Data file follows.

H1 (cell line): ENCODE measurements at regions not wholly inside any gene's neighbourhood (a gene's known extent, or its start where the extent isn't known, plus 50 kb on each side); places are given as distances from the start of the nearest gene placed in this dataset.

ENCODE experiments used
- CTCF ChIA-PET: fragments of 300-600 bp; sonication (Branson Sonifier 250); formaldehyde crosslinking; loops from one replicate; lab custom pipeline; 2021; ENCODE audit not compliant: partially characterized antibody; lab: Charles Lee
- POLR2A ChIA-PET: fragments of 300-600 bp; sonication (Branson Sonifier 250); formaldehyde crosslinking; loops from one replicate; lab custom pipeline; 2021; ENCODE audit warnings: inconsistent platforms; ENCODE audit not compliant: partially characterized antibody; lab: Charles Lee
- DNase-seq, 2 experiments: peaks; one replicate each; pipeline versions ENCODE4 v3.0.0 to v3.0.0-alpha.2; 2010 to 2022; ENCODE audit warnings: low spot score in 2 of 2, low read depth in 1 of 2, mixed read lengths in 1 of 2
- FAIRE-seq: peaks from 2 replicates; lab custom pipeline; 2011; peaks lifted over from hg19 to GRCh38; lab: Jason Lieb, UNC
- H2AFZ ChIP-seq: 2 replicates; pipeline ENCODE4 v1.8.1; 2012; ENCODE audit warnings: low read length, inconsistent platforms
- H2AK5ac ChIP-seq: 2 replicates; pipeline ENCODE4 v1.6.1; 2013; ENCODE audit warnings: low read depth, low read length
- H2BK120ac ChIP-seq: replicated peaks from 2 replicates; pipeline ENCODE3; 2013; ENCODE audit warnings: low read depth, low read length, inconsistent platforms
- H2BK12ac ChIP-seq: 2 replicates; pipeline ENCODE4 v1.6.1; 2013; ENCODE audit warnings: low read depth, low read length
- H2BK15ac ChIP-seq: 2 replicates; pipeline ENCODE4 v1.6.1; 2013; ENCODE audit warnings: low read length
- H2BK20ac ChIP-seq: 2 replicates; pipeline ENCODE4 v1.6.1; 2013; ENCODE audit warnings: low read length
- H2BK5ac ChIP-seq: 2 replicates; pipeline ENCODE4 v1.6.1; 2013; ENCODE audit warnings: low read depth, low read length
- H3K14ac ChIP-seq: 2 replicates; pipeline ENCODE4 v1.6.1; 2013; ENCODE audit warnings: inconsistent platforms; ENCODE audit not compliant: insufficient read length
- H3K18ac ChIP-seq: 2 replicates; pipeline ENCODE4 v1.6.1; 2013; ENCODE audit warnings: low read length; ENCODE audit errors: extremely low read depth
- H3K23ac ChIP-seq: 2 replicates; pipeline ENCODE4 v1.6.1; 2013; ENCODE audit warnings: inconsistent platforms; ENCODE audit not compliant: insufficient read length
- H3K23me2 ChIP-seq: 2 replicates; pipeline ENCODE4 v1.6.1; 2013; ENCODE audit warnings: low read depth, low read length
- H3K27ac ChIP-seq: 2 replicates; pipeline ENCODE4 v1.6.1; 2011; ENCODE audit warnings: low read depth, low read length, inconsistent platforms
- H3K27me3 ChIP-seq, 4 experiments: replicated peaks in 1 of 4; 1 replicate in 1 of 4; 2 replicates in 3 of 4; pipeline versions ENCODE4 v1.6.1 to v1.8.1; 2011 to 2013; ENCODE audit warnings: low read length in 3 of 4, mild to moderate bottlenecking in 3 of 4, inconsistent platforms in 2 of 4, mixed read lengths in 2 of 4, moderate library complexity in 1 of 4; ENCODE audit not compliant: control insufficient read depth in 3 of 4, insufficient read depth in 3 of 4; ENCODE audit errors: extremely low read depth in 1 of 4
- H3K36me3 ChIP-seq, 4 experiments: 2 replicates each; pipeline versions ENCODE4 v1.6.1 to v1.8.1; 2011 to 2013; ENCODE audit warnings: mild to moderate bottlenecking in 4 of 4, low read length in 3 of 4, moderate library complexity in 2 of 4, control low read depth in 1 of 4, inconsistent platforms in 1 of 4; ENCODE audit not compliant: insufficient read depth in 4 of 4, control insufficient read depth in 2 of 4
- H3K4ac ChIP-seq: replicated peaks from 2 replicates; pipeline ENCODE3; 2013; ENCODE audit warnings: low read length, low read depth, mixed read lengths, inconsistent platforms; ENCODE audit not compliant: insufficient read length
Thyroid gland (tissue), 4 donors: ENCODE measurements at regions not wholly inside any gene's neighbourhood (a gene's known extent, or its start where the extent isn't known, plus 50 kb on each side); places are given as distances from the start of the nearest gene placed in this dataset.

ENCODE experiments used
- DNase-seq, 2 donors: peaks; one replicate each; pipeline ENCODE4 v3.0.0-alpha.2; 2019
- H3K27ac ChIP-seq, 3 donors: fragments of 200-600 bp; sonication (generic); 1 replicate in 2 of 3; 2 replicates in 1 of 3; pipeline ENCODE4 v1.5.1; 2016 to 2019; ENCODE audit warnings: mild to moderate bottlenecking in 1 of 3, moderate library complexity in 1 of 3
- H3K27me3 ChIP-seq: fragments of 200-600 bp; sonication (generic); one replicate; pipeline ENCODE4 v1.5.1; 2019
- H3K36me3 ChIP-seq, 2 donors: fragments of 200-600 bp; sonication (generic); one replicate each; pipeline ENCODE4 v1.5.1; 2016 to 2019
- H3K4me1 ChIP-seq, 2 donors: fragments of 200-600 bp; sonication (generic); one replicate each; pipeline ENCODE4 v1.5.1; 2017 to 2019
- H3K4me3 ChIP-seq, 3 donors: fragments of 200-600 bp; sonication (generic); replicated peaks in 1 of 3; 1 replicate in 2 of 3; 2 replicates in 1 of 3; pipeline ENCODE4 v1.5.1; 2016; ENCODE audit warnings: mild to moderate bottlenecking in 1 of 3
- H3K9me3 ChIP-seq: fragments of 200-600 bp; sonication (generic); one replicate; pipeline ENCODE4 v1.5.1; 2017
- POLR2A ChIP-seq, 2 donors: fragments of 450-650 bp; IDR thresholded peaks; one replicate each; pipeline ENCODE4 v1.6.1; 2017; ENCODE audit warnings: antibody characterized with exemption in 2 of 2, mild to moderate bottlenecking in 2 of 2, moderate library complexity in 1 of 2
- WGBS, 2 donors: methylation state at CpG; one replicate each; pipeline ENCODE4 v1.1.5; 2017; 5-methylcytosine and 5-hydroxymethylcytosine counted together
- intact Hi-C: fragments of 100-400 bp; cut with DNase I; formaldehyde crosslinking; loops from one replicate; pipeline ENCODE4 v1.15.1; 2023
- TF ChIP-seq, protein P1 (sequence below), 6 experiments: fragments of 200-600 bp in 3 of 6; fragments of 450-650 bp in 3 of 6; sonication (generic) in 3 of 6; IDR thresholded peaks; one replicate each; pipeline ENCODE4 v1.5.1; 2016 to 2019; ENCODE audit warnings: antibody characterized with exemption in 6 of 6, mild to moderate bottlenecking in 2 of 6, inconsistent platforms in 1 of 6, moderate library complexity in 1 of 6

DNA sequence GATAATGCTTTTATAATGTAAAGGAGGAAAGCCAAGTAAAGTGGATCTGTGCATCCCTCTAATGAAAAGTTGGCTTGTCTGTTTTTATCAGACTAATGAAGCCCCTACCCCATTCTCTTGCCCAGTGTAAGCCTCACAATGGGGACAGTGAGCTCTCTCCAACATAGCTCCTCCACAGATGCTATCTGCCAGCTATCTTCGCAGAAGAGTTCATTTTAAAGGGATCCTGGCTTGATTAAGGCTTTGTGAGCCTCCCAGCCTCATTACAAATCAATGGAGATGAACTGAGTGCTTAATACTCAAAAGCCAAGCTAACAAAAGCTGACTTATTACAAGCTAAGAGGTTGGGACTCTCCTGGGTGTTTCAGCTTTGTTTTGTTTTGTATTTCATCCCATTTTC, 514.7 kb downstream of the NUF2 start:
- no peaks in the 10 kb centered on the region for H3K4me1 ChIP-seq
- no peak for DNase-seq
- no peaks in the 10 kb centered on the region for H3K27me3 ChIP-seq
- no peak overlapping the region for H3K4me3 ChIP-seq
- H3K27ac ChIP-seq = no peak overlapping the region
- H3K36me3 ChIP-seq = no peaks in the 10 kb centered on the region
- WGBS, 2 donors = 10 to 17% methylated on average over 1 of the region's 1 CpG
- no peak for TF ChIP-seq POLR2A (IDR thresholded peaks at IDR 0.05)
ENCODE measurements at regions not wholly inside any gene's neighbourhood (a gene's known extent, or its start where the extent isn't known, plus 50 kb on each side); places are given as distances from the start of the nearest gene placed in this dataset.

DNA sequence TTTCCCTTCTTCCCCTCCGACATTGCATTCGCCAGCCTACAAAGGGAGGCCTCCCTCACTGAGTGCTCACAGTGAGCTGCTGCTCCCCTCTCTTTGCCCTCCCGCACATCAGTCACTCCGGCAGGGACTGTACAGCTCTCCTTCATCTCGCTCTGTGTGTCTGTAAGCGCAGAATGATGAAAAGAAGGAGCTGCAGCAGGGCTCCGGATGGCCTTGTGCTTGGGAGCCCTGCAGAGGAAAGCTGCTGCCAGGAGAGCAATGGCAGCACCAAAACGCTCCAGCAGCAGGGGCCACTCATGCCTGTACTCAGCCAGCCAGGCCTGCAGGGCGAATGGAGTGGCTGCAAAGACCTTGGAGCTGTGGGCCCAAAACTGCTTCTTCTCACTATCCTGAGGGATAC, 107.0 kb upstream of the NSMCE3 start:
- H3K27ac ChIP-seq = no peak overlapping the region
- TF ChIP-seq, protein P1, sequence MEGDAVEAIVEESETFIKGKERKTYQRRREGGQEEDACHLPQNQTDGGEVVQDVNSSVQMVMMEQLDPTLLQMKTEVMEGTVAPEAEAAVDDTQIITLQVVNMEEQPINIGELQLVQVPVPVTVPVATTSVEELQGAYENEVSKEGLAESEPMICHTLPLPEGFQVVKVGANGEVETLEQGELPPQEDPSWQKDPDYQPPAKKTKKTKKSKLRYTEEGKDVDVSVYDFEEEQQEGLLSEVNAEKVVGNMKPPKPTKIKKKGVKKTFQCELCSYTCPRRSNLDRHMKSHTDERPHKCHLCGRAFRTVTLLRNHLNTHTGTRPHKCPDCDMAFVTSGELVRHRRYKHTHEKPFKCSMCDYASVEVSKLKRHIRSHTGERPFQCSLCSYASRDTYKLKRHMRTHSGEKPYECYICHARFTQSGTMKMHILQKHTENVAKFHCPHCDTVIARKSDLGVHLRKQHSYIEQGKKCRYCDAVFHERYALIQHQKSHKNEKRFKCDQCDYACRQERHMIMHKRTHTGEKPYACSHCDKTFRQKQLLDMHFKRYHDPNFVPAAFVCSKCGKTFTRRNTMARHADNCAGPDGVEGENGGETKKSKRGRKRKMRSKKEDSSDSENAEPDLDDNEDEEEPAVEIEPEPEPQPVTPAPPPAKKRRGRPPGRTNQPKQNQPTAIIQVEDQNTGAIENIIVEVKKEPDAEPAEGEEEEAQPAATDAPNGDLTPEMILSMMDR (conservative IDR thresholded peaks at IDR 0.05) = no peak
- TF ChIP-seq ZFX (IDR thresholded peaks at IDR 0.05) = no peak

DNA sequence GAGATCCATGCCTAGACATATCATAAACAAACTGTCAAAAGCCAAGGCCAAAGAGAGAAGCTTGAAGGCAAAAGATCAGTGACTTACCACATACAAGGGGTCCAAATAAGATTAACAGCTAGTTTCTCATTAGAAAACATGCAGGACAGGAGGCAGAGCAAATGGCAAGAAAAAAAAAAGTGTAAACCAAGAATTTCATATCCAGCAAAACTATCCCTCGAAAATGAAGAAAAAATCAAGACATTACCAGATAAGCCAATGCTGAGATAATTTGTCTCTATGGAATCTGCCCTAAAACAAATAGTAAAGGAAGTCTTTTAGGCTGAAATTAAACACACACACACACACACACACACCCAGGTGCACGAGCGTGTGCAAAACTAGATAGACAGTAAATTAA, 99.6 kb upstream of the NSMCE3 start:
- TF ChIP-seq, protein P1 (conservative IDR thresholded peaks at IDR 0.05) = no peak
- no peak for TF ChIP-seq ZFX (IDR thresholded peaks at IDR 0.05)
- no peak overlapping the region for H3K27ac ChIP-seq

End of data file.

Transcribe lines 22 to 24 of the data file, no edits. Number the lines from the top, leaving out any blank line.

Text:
Thyroid gland (tissue), 4 donors: ENCODE measurements at regions not wholly inside any gene's neighbourhood (a gene's known extent, or its start where the extent isn't known, plus 50 kb on each side); places are given as distances from the start of the nearest gene placed in this dataset.

ENCODE experiments used
- DNase-seq, 2 donors: peaks; one replicate each; pipeline ENCODE4 v3.0.0-alpha.2; 2019